I've learned that sometimes the right way to show information is a simple one

November 30, 2018

When I started building some Grafana dashboards, I of course reached for everyone's favorite tool, the graph. And why not? Graphs are informative and beyond that, they're fun. It simply is cool to fiddle around for a bit and have a graph of your server's network bandwidth usage or disk bandwidth right there in front of you, to look at the peaks and valleys, to be able to watch a spike of activity, and so on.

For a while I made pretty much everything a graph; for things like bandwidth, this was obviously a graph of the rate. Then one day I was looking at a graph of filesystem read and write activity on one of our dashboards, with one filesystem bouncing up here and another one bouncing up there over Grafana's default six hour time window, and I found myself wondering which of these filesystems was the most active one over the entire time period. In theory the information was in the graph; in practice, it was inaccessible.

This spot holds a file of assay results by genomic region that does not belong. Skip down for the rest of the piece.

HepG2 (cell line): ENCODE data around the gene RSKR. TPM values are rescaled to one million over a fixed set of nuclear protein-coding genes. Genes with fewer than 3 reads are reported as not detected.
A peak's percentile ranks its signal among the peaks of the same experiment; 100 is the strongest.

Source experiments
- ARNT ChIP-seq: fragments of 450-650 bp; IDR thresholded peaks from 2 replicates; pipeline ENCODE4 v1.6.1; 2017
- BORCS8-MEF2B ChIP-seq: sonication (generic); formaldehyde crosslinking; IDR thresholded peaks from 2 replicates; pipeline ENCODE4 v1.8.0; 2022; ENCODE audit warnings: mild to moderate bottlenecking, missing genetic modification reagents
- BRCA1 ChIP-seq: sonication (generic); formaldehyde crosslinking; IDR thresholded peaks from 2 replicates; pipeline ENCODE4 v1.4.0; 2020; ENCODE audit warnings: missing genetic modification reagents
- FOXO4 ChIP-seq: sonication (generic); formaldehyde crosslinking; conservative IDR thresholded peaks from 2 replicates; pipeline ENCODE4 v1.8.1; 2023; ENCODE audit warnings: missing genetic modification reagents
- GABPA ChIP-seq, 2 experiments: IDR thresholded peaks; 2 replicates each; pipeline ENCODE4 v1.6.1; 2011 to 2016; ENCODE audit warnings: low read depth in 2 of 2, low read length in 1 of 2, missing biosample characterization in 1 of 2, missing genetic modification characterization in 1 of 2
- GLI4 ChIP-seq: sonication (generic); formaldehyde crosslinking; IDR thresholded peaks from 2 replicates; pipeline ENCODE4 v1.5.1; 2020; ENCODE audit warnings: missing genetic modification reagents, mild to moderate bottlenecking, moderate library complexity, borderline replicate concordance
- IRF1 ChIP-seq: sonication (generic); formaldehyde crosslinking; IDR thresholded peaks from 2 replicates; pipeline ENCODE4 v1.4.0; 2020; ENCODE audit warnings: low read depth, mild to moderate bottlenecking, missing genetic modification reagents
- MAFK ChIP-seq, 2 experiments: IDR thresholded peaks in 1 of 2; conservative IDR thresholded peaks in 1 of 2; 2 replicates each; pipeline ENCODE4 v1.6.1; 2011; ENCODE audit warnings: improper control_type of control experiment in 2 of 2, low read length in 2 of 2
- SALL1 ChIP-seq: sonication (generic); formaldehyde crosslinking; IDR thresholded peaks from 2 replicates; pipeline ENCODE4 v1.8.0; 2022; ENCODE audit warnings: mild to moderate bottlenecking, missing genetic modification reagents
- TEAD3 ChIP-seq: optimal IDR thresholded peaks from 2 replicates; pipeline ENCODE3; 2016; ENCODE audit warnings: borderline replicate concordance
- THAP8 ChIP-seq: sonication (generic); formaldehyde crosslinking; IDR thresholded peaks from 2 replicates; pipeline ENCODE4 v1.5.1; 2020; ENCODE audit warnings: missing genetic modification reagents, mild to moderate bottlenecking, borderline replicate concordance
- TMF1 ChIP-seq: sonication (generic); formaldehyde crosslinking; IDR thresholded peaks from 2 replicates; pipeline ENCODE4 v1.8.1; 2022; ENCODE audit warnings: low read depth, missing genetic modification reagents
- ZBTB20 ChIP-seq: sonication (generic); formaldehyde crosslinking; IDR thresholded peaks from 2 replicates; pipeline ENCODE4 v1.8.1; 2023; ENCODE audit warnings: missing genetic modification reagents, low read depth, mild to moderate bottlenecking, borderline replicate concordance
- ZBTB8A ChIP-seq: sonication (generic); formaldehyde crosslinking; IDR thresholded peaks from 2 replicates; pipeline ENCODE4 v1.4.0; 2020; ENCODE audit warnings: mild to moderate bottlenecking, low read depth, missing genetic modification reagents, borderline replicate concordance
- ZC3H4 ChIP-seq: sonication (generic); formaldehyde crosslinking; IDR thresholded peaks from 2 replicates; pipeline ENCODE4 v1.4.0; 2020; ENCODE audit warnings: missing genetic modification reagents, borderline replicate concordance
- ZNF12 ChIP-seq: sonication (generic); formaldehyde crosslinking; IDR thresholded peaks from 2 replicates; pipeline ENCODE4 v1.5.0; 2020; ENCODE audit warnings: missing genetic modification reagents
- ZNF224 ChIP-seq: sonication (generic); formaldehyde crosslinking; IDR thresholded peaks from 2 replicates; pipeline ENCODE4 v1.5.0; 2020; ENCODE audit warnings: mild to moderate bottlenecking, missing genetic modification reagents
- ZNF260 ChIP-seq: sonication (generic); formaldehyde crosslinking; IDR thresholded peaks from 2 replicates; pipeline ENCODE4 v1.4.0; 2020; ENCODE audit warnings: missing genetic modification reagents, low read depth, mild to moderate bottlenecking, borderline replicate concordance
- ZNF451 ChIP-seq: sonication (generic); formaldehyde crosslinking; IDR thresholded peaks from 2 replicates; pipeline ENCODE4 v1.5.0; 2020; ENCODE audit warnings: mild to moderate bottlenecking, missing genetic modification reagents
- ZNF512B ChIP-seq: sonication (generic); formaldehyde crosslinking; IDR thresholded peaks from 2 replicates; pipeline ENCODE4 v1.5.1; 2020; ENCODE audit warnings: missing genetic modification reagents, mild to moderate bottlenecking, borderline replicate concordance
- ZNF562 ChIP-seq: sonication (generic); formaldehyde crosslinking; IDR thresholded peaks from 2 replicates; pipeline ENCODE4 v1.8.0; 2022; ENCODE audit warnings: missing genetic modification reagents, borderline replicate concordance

As an experiment, I added a simple bar graph of 'total volume over the time range'. It was a startling revelation. Not only did it answer my question, but suddenly things that had been buried in the graphs jumped out at me. Our web server turned out to use our old FTP area far much more than I would have guessed, for example. The simple bar graph also made it much easier to confirm things that I thought I was seeing in the more complex and detailed graphs. When one filesystem looked like it was surprisingly active in the over-time graph, I could look down to the bar graph and confirm that yes, it was (and also see how much its periodic peaks of activity added up to).

Since that first experience I have become much more appreciative of the power of simple ways to show summary information. Highly detailed graphs have an important place and they're definitely showing us things we didn't know, but simple summaries also reveal things too.

(I'd love the ability to get ad-hoc simple summaries from more complex graphs. I don't need 'average bandwidth over the graph's entire time range' very often, but sometimes I'd rather like to have it rather than having to guess by eyeball. It's sort of a pity that you can't give Grafana graphs alternate visualizations that you can cycle through, or otherwise have two (or more) panels share the same space so you can flip between them. As it stands, we have some giant dashboards.)

Written on 30 November 2018.
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Last modified: Fri Nov 30 01:15:42 2018
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